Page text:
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  Highlights of the Collection: Mass-Market Tableware of the Late Roman Period
  Cypriot Late Roman and early Byzantine Green Glass Goblet (Page 5 of 5)
 

Green glass goblet (AN1950.35)Silver goblet (AN1990.93)This green glass goblet is an example of the kind of item used for everyday purposes during the early Byzantine 6th century AD, a prosperous period on the island. The shape would have been copied from fashionable expensive wares made in the Late Roman tradition and it is interesting to note that the form is the same shape as a roman silver goblet on display in the Leeds Gallery of Roman and Early Medieval Archaeology (AN 1990.93, image right).

Green glass goblets are very common on Cyprus, although most are found broken. Such goblets are found in private houses and also in public buildings, synagogues and churches. They have often been found in chambers of tombs, which is probably linked to the tradition of funeral banquets in late antiquity. People would commemorate their dead relatives by having meals at the tomb, and simply leave the glass and other tableware left over from these meals.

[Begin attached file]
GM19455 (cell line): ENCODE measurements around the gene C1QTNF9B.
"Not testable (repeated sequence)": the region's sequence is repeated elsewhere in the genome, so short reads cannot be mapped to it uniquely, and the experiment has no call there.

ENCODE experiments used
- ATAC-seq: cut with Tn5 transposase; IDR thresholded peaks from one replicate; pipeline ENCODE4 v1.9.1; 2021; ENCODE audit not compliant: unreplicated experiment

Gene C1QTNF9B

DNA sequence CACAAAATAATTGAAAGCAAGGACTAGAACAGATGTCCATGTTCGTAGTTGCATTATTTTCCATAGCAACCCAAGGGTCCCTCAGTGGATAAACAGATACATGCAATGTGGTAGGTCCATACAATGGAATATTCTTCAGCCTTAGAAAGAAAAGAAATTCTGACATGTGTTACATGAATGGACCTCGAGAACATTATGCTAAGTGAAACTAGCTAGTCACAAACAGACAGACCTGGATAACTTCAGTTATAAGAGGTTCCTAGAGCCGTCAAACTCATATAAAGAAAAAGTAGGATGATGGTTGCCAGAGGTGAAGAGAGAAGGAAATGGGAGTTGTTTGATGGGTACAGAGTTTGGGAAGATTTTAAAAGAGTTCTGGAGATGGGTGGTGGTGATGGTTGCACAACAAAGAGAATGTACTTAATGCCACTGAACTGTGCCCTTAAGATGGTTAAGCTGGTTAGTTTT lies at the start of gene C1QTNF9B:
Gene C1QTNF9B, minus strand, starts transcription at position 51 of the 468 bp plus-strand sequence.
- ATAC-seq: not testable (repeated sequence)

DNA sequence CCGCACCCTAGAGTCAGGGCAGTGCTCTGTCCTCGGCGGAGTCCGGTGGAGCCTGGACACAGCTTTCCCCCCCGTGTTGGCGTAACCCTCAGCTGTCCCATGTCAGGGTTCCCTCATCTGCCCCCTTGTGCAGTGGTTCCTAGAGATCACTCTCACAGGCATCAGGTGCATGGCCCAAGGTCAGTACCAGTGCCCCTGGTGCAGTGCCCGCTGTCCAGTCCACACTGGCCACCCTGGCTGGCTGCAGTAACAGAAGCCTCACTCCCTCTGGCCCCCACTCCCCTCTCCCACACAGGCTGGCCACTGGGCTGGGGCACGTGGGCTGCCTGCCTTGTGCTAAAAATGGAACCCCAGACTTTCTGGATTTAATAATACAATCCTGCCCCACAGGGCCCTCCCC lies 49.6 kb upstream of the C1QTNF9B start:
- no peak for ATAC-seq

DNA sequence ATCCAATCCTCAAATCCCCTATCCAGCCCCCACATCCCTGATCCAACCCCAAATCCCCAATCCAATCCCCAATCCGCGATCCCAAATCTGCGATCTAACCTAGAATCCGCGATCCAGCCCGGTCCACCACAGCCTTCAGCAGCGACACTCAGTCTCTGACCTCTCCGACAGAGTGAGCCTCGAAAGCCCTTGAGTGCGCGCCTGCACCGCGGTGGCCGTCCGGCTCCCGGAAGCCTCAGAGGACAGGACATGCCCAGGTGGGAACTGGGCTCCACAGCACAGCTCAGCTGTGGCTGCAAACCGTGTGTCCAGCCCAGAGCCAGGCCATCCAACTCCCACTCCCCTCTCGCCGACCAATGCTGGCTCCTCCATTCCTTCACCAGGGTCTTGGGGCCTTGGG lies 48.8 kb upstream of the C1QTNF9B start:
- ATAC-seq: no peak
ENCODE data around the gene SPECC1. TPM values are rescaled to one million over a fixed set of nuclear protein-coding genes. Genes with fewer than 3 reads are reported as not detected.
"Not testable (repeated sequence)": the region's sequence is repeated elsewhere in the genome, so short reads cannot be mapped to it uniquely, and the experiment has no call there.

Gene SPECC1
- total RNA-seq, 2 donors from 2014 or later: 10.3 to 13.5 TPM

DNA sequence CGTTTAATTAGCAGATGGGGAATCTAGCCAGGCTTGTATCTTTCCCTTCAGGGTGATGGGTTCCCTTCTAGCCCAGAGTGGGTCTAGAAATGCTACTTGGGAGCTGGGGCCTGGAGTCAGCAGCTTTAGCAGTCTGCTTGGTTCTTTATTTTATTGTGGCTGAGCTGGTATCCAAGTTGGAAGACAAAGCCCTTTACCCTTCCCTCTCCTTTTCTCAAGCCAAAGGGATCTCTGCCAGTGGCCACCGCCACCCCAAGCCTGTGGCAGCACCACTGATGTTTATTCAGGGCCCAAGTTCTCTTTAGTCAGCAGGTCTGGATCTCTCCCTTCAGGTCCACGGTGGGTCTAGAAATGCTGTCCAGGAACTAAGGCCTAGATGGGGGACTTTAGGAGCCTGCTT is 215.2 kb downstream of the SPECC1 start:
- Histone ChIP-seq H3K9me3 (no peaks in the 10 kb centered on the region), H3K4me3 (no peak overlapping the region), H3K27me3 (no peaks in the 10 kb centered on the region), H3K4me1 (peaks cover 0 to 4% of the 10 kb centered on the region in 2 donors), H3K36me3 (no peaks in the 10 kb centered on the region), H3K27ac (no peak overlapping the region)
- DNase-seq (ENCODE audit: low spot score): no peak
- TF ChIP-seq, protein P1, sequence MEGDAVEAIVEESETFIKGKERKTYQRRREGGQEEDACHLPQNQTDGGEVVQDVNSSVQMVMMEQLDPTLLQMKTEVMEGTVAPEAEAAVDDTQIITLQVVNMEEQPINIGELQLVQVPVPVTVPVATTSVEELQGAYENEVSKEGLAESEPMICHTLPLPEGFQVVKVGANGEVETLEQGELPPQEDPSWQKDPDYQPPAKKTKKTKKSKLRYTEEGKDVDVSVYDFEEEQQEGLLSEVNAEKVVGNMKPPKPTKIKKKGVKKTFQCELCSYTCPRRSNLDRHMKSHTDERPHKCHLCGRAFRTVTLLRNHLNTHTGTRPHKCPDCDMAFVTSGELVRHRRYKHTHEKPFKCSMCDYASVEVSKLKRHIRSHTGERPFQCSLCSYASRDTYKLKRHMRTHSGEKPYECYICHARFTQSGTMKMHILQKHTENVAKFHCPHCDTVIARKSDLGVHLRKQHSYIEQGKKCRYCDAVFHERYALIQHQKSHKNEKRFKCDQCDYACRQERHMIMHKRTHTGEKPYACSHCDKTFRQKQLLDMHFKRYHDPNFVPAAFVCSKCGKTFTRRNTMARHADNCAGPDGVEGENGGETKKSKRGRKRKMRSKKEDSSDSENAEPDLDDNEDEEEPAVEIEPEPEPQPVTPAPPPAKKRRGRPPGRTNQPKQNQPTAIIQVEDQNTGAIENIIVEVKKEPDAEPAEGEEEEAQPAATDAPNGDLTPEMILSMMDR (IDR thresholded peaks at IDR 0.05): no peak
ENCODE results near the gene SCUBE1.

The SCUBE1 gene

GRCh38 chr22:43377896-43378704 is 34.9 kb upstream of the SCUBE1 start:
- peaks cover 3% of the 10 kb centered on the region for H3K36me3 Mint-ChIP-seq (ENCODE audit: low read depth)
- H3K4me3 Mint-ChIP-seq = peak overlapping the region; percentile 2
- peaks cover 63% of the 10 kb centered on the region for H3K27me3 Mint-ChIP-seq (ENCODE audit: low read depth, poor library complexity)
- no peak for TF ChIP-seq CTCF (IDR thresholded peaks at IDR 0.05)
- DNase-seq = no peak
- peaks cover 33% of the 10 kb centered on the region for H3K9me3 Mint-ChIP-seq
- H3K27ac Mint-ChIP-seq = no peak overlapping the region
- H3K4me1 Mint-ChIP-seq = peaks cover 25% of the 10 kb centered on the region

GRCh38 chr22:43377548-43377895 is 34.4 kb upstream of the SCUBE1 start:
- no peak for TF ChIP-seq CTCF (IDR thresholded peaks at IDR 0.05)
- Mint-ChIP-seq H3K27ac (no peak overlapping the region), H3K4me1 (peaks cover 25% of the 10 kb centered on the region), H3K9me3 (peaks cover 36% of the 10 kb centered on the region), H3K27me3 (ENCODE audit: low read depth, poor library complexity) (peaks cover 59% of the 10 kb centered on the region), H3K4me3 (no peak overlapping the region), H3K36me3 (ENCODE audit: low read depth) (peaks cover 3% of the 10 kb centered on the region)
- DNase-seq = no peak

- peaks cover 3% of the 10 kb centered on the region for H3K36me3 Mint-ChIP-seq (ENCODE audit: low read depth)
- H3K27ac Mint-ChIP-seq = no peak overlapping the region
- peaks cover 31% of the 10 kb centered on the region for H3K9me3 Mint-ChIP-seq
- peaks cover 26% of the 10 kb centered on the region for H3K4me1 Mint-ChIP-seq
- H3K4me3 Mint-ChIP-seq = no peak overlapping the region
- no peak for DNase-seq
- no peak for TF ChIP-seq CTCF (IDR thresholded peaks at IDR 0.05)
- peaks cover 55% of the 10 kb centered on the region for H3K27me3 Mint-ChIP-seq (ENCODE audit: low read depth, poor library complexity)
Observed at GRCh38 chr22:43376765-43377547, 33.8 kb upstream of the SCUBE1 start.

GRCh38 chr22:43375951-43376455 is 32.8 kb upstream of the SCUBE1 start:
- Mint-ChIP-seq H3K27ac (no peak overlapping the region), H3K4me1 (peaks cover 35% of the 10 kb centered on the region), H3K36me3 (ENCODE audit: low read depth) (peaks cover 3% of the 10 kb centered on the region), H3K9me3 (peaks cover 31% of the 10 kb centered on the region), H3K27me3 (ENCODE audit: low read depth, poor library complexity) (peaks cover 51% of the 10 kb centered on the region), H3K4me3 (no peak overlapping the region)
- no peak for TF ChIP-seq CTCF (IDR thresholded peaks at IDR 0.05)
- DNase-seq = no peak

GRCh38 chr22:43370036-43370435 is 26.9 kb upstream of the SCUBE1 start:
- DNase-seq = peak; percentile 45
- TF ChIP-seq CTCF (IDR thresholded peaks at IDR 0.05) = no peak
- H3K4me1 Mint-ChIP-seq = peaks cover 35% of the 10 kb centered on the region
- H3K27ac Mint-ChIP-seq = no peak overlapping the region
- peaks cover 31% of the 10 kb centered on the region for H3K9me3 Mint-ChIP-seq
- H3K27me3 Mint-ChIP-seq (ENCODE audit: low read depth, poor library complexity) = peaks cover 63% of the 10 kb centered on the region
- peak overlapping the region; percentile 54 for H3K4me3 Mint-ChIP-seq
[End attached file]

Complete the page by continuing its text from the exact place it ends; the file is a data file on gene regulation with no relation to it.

Green glass lamp with three small handles. Donated by Rugby School (AN1950.36)Glass display in Leeds GalleryThe obvious use for the goblets is for drinking. However, goblets of this shape might also have been employed as lamps, which perhaps could explain some of the tomb finds. Glass lamps often have three small handles attached to the rim for suspension (such as AN 1950.36).

 

Further Information

For more information on Glass production:

 

Top Left: Green glass goblet. Gift of Rugby School (AN1950.35).
Bottom Left: Green glass lamp with three small handles. Donated by Rugby School (AN1950.36).

  Top Right: Silver goblet. Purchased (AN1990.93).
Bottom Right: Glass display in the Leeds Gallery
   
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